Photo: Screenshot via NBC Olympics
Usain Bolt said he had “no respect” for Carl Lewis, the man whose Olympic feats he eclipsed with victory in the 200m, saying the American’s recent comments on doping were attention-seeking.Bolt targeted the former Olympic 100m and 200m champion after becoming the first man to retain the double sprint titles with another scintillating performance in the 200m final.
The Jamaican was referring to recent comments from Lewis, who he said had appeared to question the validity of his achievements.
“I want to say that I have no respect for Carl Lewis. It is looking for attention, for an athlete out of the sport to be saying things is really upsetting,” said Bolt. “He was talking about doping and for me he was just looking for attention.”
Bolt had earlier declared himself the greatest athlete of all time after winning the 200m to retain both short sprints, something Lewis did not achieve in his prime.
Bolt led a Jamaican clean-sweep of the medals, with Yohan Blake collecting his second silver medal of the Games, and former hurdler Warren Weir taking bronze in a personal best of 19.84sec.
Bolt’s winning time of 19.32sec was the joint fourth-fastest of all time and matched the time clocked by Michael Johnson in Atlanta in 1996. Bolt said he managed to equal it despite having a bad back.
Asked if the Jamaican track team were drug-free, Bolt insisted that they were running clean. He also dismissed comments from Victor Conte, suggesting that 60% of the athletes in London are doping, and criticised Carl Lewis for hinting that his success may not be as it seems.
“It is really annoying when people on the sidelines say stupid stuff. If you want attention then go and do something. A lot of the people who are trying to taint our sport, like Lewis, people don’t even remember who they are.
“Without a doubt we are drug-free. We train hard. I see us all train together, we throw up every day, we take ice baths, we end up flat out on the track. When people taint us it is really hard but we are trying our best to show the world that we are running clean.”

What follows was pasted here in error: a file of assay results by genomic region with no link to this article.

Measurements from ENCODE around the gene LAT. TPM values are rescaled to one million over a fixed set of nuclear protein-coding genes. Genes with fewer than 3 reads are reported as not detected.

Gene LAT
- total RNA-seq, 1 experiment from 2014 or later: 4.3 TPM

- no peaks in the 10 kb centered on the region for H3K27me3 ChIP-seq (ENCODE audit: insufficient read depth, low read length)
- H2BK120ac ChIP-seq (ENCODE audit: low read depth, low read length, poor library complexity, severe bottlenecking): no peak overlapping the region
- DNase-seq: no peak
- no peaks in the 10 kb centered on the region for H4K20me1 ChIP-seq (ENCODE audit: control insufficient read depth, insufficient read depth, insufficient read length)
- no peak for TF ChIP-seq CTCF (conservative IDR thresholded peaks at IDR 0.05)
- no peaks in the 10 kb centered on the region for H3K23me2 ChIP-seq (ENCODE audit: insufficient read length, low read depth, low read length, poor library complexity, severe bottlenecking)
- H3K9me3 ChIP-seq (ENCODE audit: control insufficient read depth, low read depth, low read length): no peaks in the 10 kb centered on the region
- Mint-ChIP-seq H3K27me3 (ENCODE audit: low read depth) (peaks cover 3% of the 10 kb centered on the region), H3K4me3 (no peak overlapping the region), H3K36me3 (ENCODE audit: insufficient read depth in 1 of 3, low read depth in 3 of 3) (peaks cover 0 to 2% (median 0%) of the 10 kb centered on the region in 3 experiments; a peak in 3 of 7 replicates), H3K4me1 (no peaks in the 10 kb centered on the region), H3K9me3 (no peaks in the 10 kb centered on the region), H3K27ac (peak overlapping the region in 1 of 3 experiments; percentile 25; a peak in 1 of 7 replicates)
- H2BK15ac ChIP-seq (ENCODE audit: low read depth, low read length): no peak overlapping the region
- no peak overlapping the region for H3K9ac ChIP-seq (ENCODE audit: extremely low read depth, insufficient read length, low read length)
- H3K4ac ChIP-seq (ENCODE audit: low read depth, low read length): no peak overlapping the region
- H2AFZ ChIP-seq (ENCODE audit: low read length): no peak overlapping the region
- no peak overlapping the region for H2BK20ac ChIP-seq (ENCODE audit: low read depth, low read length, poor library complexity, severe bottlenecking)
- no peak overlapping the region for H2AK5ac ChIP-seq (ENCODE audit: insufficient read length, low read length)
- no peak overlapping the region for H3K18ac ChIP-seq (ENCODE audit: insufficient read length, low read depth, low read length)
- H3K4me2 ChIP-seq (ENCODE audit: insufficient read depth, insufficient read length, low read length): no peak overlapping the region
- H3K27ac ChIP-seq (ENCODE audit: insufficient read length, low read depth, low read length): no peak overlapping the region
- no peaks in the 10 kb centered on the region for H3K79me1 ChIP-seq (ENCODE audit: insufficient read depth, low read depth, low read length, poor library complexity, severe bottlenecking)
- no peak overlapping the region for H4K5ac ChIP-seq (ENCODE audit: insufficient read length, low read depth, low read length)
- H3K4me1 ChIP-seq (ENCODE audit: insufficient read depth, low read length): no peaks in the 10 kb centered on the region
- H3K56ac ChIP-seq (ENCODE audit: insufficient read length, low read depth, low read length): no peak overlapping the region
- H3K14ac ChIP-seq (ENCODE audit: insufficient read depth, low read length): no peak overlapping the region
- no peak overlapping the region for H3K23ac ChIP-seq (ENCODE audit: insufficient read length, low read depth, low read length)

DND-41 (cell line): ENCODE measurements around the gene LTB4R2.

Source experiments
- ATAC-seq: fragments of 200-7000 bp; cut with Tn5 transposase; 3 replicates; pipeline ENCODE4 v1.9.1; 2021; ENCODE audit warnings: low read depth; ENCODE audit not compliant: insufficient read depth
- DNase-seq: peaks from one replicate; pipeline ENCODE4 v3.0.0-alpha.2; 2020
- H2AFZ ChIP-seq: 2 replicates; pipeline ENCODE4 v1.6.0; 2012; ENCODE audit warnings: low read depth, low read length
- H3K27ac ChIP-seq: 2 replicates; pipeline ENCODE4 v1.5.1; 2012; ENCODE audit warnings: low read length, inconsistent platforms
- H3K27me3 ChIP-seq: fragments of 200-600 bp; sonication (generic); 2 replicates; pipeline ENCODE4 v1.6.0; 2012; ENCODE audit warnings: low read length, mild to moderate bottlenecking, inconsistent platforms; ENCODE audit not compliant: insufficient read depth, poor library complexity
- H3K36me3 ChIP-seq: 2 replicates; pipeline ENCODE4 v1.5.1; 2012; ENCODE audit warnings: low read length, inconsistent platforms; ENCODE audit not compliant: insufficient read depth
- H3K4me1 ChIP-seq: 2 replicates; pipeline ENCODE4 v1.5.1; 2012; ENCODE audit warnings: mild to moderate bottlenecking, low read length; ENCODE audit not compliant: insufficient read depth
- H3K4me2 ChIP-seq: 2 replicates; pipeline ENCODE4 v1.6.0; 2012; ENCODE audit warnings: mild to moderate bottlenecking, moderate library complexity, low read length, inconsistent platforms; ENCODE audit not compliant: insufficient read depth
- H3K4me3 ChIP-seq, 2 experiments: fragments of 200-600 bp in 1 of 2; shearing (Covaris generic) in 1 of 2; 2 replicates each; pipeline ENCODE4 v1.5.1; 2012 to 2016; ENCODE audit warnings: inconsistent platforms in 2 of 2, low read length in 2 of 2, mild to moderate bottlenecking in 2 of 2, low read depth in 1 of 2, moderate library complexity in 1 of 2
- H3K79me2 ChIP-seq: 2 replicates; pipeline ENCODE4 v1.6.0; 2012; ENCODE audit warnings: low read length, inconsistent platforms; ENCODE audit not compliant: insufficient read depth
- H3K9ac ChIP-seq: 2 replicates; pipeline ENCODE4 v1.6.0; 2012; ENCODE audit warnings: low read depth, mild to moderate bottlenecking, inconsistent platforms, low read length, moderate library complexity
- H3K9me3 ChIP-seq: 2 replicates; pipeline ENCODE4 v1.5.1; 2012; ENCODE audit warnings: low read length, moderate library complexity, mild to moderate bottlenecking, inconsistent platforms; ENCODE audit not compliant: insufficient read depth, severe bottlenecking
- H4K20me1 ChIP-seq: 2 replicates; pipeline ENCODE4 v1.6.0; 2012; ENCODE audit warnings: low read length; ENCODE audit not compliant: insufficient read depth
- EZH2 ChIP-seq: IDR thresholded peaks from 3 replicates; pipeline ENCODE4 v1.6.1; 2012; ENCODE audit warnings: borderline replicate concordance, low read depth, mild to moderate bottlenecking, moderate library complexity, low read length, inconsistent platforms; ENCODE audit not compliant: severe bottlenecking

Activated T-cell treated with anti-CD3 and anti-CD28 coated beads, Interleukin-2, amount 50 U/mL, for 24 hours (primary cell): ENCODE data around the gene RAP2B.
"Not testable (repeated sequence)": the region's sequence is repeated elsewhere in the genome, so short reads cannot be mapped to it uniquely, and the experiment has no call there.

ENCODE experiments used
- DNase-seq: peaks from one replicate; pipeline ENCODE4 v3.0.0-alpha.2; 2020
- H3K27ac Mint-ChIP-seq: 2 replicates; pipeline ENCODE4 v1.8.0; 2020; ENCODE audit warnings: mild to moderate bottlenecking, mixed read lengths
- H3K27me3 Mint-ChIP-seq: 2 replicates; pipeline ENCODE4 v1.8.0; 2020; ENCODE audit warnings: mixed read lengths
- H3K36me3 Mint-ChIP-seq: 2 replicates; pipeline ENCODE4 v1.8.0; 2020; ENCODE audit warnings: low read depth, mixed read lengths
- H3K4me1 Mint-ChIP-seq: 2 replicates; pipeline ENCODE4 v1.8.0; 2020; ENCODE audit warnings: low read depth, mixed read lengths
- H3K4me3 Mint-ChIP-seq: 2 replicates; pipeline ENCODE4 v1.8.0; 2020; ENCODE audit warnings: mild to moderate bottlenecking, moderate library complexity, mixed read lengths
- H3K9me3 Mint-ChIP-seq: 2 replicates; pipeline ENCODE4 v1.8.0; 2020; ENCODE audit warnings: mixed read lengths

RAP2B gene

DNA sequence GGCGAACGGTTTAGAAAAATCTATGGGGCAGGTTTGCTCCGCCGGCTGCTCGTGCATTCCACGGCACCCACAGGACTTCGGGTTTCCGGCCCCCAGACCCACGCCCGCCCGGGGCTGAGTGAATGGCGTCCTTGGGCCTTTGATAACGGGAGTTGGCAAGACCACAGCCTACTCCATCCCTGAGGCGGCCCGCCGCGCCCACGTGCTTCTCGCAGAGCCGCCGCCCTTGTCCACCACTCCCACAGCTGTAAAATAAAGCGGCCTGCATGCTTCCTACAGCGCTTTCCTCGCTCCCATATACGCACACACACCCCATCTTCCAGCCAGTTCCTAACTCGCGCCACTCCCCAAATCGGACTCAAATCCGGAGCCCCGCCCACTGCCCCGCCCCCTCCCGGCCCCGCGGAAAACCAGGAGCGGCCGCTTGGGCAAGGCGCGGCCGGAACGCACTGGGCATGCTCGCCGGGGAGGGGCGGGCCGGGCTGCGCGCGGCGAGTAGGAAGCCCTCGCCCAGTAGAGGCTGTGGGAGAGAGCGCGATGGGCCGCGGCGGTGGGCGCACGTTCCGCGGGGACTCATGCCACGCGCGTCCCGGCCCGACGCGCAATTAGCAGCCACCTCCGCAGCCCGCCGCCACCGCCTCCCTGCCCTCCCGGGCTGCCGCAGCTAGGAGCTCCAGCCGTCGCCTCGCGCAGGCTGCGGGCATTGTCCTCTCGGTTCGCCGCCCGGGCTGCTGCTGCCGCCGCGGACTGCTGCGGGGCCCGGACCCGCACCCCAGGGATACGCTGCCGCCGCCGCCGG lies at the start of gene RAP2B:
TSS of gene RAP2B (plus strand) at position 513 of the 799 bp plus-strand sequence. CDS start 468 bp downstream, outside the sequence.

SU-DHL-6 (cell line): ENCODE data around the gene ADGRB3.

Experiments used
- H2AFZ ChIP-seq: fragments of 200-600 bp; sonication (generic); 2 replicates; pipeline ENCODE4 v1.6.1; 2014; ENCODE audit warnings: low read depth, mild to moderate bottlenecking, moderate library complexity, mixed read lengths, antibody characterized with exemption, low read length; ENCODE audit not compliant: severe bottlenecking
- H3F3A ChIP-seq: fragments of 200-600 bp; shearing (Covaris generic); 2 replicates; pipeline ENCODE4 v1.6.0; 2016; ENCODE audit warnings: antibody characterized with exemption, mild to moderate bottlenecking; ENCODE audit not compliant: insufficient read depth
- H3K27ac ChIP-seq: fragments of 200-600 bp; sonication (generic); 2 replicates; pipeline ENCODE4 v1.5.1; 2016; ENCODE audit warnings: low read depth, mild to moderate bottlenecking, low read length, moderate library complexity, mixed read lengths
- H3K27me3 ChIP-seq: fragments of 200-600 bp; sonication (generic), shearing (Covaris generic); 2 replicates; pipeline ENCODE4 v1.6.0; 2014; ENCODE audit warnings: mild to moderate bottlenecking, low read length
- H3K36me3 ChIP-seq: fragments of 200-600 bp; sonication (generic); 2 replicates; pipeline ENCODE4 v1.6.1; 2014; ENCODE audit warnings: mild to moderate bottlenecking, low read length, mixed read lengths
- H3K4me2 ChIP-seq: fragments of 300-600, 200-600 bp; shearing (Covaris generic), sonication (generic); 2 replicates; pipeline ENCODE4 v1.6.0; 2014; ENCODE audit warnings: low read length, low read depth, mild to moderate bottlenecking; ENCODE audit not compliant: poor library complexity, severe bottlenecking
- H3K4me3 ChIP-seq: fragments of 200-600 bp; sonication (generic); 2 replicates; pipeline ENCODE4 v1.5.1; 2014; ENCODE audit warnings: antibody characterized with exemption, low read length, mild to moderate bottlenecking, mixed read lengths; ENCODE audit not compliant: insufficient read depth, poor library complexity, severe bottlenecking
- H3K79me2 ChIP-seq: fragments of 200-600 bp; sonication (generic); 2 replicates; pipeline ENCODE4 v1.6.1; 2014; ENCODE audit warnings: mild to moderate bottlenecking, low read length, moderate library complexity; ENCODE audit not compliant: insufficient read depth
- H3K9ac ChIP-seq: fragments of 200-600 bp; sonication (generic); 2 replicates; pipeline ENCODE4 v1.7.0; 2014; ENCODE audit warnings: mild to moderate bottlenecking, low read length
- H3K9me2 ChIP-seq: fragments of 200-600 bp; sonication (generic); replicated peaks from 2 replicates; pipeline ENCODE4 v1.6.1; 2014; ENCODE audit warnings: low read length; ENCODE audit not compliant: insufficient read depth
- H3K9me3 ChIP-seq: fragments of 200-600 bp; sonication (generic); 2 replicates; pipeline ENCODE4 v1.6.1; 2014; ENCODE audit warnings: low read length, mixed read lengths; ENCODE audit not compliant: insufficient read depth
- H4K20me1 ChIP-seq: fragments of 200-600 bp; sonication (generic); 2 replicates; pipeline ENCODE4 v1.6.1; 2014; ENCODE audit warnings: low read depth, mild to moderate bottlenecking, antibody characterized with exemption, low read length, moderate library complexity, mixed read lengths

“It’s what I came here to do. I’m now a legend, I’m also the greatest athlete to live. I am in the same category as Michael Johnson. I’m honoured.”
He added: “The world record was possible when I came off the corner but I guess I wasn’t fit enough. I was fast but not fit enough, I could feel the strain on my back so I tried to keep my form and keep going.
“It is hard for me, I really dedicate to my work, I know what London meant to me, and I gave it my all. I gave it my best it was hard I really wanted to break the world record and tried but just not fit enough.”
In 2008 double Olympic champion Lewis said: “I’m still working with the fact that he [Bolt] dropped from 10-flat to 9.6sec in one year. I think there are some issues. I’m proud of America right now because we have the best random and most comprehensive drug testing program.
“Countries like Jamaica do not have a random program, so they can go months without being tested. I’m not saying anyone is on anything, but everyone needs to be on a level playing field.”
Only Blake and Bolt have run quicker than Bolt’s 200m time, but the young pretender had no answer to his mentor, who was more relaxed than ever before the race.
He chatted with a volunteer as the athletes emerged, then fist bumped her colleague who stood behind his blocks. When he was introduced to the crowd he executed a slow royal wave, a stunt dreamt up before the race.
He was all business when the gun went however, getting a smart start by his standards and galloping into a decisive lead around the turn.
With the field beaten it was between Bolt and Blake, and with 70m to run the younger man tried to close, but the champion stretched again, held off his rival and cruised across the line, easing up slightly as he achieved the “double-double” he set as his London goal.
“It is the one I wanted and I got it, and I am very proud of myself,” Bolt said. “I had a tough season but I came here and did what I had to do.”
In the photo-finish picture, the first part of his body that broke the line was the finger he had raised to his lips. After the race he ran through the full range of antics, including press-ups on the finish line – an idea from his friends – and grabbed a camera to take pictures of his team-mates.
Bolt said he intended to rest before the relay and then celebrate properly at the weekend. “On Saturday I am going to celebrate like it is my birthday.”
Asked about the achievement of three men from the same track club sweeping the medals – all three train with Glen Mills at the Racers Track Club in Kingston – Bolt said: “It’s wonderful. Jamaica has proven that we are the greatest sprint country. I’ve got nothing left to prove. I’ve showed the world I’m the best and, right now, I just want to enjoy myself.”
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